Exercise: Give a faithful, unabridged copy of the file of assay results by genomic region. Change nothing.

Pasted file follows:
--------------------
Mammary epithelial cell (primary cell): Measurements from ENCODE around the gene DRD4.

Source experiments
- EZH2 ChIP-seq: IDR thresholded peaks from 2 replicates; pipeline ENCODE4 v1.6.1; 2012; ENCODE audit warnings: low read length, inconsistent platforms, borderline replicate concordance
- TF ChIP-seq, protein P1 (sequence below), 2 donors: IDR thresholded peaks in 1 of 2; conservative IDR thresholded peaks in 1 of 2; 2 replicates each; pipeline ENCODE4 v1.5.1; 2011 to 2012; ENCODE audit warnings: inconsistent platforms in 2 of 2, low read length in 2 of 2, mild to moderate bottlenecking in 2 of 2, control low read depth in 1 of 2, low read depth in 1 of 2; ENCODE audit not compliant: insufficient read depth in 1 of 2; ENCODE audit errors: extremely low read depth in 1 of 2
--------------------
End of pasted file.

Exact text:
Mammary epithelial cell (primary cell): Measurements from ENCODE around the gene DRD4.

Source experiments
- EZH2 ChIP-seq: IDR thresholded peaks from 2 replicates; pipeline ENCODE4 v1.6.1; 2012; ENCODE audit warnings: low read length, inconsistent platforms, borderline replicate concordance
- TF ChIP-seq, protein P1 (sequence below), 2 donors: IDR thresholded peaks in 1 of 2; conservative IDR thresholded peaks in 1 of 2; 2 replicates each; pipeline ENCODE4 v1.5.1; 2011 to 2012; ENCODE audit warnings: inconsistent platforms in 2 of 2, low read length in 2 of 2, mild to moderate bottlenecking in 2 of 2, control low read depth in 1 of 2, low read depth in 1 of 2; ENCODE audit not compliant: insufficient read depth in 1 of 2; ENCODE audit errors: extremely low read depth in 1 of 2